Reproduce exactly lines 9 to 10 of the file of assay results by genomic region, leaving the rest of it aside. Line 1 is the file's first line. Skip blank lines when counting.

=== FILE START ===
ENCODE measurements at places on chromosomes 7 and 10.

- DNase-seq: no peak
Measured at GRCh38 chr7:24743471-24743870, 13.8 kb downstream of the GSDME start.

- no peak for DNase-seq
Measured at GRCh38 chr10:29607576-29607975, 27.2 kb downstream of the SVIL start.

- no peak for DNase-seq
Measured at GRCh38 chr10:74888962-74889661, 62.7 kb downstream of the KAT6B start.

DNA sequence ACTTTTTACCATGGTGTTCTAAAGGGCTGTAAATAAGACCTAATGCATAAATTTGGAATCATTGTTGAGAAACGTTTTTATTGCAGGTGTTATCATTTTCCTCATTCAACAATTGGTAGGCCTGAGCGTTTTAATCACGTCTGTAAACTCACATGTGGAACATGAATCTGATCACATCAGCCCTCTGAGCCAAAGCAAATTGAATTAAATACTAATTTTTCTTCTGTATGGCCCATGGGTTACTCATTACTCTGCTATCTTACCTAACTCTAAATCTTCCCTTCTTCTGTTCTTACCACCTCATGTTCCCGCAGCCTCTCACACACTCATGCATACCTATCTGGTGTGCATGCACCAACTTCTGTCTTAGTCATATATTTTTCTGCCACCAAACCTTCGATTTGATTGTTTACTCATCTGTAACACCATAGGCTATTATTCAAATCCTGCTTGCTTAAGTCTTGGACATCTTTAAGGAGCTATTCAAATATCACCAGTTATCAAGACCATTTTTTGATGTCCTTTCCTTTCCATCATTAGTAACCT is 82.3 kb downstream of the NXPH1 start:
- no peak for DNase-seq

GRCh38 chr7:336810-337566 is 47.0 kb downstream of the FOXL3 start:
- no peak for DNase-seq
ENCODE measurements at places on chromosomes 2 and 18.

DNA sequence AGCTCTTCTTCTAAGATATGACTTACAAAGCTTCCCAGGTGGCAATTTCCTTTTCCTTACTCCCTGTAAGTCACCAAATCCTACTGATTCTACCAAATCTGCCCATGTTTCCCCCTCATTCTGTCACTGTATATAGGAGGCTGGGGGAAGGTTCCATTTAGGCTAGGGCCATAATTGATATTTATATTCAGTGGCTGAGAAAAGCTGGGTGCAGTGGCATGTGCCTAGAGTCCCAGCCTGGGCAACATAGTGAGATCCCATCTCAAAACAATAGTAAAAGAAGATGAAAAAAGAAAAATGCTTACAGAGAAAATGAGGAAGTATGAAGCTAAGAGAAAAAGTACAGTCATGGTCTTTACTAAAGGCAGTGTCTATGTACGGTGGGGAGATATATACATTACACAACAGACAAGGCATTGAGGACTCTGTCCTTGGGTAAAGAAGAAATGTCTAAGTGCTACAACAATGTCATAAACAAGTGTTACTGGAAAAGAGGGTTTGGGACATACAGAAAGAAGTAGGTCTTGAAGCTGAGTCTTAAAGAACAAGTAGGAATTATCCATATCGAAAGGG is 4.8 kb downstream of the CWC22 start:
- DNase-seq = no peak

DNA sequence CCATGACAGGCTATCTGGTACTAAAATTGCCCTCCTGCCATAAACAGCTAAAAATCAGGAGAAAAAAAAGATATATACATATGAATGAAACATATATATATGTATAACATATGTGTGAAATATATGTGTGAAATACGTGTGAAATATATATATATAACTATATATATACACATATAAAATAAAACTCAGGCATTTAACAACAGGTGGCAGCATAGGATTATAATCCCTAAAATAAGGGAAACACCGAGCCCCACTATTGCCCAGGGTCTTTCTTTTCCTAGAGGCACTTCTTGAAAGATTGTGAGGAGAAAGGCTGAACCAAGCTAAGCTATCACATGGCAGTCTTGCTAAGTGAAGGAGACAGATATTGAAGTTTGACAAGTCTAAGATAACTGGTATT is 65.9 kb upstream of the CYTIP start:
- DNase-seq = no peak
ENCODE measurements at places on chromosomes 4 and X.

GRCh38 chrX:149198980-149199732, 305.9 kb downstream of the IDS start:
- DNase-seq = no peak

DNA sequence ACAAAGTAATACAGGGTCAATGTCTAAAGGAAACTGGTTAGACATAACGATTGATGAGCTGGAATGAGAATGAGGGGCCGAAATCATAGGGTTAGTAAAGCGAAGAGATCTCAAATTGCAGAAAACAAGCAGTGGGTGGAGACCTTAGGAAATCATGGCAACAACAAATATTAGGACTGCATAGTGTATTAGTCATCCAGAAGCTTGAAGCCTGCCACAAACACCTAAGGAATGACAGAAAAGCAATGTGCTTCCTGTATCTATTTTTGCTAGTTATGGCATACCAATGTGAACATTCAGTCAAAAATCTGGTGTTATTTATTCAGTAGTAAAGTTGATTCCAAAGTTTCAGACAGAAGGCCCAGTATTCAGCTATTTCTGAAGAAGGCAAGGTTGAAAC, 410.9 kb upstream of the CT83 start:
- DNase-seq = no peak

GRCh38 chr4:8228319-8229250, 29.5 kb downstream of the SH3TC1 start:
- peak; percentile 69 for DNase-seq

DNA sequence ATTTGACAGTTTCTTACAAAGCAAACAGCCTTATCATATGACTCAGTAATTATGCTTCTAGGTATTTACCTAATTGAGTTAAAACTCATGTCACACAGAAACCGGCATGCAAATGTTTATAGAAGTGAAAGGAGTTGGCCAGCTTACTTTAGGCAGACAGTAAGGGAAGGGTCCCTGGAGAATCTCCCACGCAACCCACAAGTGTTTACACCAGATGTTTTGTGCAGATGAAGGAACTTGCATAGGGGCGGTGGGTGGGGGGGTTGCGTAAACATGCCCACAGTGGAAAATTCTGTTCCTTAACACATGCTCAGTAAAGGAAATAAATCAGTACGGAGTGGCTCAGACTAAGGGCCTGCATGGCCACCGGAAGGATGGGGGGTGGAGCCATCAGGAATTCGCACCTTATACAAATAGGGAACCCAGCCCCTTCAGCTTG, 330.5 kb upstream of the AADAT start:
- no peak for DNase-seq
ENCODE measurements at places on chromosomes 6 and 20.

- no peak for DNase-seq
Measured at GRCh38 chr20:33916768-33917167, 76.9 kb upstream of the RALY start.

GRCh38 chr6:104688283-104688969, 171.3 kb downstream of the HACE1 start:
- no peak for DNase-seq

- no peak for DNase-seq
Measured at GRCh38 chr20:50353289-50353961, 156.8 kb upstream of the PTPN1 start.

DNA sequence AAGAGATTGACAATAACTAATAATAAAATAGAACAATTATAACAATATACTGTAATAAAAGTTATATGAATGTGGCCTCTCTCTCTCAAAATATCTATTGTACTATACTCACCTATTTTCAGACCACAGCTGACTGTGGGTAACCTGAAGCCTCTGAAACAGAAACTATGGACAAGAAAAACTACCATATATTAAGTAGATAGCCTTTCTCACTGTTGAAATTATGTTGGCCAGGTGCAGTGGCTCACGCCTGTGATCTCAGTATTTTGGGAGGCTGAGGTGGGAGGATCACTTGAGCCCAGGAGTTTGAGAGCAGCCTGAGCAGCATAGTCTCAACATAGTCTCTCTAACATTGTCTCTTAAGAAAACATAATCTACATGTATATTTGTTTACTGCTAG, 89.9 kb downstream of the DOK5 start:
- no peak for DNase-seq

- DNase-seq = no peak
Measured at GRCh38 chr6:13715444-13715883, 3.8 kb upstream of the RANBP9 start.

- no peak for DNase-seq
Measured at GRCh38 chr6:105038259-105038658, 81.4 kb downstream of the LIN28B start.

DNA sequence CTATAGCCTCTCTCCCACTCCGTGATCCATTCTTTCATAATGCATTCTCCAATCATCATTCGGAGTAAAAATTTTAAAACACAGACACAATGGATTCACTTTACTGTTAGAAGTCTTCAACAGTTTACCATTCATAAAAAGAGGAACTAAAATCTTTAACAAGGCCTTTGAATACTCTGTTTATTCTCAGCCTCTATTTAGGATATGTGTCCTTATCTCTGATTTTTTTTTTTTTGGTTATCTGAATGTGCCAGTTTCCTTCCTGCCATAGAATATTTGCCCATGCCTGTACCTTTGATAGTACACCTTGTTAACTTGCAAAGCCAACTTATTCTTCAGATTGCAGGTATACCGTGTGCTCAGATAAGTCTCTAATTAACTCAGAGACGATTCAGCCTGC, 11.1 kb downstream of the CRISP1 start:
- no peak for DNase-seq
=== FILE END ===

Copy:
- no peak for DNase-seq

GRCh38 chr7:336810-337566 is 47.0 kb downstream of the FOXL3 start: